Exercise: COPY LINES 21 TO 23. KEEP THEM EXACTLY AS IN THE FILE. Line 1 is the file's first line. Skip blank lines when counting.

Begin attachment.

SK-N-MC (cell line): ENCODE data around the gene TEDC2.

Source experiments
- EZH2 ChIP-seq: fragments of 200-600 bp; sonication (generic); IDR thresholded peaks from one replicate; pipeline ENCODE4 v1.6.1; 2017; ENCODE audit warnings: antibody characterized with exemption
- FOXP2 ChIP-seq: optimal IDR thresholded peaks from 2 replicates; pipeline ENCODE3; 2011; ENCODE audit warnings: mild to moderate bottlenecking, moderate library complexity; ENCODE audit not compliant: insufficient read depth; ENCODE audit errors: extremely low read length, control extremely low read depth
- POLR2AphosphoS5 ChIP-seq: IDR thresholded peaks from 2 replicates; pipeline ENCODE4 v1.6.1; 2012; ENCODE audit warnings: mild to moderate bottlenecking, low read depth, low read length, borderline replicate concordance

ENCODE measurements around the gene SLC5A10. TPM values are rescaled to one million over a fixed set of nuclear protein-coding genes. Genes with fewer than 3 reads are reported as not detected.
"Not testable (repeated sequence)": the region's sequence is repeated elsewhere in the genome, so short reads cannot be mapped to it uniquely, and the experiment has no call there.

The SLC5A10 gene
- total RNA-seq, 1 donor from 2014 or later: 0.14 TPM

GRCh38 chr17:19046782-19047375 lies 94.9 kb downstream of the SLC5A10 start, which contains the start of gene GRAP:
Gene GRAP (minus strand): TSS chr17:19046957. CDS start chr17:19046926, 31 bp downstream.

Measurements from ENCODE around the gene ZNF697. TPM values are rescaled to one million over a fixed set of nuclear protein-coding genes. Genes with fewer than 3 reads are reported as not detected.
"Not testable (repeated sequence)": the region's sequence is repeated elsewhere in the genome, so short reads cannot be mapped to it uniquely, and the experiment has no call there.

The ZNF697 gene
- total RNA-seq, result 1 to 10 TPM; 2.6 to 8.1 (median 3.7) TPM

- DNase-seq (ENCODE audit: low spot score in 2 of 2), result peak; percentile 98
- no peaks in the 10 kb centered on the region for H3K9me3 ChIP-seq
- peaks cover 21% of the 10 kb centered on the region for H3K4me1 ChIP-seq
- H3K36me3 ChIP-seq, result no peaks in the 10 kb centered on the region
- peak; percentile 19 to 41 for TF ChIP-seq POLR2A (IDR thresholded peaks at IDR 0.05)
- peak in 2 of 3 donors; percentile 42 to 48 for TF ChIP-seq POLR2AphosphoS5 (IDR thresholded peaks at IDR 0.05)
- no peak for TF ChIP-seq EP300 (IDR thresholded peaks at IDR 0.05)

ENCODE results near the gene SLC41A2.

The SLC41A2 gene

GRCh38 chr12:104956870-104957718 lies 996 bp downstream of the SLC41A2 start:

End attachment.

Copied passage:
- peak in 2 of 3 donors; percentile 42 to 48 for TF ChIP-seq POLR2AphosphoS5 (IDR thresholded peaks at IDR 0.05)
- no peak for TF ChIP-seq EP300 (IDR thresholded peaks at IDR 0.05)

ENCODE results near the gene SLC41A2.